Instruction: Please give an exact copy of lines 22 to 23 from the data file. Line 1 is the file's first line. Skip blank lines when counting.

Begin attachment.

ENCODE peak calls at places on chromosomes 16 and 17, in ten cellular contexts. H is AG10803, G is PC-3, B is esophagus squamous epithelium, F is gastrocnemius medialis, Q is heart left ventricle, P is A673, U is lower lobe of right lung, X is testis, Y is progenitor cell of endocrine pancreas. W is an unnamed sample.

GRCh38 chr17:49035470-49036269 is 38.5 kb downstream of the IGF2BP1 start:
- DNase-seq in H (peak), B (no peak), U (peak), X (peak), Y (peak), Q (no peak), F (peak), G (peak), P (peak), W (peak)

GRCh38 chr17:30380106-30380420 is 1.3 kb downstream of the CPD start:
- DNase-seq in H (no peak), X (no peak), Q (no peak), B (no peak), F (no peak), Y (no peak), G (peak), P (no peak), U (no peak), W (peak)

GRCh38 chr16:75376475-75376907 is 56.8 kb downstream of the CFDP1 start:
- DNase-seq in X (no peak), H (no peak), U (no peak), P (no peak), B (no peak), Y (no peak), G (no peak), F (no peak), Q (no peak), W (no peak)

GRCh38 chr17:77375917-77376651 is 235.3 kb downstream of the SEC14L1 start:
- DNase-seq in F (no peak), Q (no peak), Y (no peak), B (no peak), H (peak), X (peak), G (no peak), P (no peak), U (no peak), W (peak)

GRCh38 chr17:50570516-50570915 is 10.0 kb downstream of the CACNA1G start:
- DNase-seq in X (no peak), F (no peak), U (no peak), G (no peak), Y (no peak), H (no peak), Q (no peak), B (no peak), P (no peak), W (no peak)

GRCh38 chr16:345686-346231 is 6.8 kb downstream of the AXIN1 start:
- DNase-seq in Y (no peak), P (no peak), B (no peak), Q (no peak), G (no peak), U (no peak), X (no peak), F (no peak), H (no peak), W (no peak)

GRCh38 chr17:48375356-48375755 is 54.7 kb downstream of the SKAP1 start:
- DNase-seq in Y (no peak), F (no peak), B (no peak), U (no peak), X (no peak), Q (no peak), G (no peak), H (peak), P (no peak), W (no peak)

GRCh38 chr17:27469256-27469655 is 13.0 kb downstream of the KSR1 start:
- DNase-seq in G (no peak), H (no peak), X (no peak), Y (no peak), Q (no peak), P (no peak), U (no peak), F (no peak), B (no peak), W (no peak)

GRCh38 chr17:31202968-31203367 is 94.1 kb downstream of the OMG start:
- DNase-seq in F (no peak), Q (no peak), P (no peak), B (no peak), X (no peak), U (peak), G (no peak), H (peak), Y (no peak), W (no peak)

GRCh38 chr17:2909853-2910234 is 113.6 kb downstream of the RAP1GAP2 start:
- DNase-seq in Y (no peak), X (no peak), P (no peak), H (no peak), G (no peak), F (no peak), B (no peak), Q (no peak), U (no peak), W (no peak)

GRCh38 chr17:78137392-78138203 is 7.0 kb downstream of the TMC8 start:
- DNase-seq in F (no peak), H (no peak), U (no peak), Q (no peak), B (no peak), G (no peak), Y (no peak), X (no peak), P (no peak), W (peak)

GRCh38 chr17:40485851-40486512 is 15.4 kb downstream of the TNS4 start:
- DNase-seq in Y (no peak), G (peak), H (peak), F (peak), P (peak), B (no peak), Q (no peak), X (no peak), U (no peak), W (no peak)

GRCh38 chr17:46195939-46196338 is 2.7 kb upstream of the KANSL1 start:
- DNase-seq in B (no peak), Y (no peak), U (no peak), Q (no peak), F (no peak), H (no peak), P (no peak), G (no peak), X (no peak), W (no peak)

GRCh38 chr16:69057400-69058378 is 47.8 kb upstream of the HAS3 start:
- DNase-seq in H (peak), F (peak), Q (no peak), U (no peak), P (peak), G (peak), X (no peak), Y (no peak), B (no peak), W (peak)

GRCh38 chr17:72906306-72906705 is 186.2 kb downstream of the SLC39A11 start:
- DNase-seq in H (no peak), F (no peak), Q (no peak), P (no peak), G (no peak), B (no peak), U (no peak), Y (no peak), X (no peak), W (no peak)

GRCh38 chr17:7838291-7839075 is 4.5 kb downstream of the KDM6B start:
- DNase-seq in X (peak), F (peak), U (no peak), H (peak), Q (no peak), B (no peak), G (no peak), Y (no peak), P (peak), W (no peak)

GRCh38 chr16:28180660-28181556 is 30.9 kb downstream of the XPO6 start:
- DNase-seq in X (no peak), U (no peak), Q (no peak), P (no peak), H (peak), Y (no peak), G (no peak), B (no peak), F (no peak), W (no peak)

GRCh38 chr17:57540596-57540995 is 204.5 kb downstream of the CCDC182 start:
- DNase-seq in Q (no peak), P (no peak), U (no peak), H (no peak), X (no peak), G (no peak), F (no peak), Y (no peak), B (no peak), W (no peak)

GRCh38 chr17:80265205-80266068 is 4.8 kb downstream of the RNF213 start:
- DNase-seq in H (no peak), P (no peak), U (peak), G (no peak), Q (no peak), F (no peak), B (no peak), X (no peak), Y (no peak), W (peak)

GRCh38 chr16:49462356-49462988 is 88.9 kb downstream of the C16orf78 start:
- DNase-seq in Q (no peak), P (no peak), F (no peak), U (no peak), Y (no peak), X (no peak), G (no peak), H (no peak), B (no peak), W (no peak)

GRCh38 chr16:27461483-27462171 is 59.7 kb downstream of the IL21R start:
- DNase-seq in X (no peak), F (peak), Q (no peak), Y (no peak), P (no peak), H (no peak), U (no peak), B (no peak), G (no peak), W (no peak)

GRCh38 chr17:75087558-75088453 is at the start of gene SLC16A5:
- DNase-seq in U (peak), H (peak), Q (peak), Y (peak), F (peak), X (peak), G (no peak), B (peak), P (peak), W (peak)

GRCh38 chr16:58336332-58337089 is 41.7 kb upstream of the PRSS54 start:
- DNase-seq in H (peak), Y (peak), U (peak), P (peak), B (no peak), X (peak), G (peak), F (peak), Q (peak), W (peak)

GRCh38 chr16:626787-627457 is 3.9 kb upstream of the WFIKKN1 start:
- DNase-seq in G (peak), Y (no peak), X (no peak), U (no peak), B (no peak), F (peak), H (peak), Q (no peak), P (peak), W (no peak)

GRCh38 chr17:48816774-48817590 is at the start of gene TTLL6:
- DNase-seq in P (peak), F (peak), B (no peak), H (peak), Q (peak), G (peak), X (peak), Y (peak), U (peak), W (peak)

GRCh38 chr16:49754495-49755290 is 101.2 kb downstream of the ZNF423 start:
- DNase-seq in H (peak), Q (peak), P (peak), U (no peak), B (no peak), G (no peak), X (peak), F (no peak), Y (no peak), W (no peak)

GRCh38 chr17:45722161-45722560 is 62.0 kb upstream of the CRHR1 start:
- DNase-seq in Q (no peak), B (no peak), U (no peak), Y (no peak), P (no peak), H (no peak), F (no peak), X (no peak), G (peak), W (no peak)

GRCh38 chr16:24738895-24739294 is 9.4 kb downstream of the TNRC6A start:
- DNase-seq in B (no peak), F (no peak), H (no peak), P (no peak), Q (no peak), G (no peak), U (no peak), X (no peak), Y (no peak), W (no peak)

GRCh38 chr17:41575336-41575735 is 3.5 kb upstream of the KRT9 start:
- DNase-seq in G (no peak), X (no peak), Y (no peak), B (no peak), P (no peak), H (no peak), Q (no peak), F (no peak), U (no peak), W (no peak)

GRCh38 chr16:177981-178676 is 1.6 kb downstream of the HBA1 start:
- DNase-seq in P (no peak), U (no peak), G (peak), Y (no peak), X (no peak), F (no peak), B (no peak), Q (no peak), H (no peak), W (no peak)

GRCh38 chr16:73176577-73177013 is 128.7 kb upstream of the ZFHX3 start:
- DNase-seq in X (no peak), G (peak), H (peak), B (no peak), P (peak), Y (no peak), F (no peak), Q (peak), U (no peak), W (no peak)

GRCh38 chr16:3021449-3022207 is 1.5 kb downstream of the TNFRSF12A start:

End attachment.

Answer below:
GRCh38 chr17:78137392-78138203 is 7.0 kb downstream of the TMC8 start:
- DNase-seq in F (no peak), H (no peak), U (no peak), Q (no peak), B (no peak), G (no peak), Y (no peak), X (no peak), P (no peak), W (peak)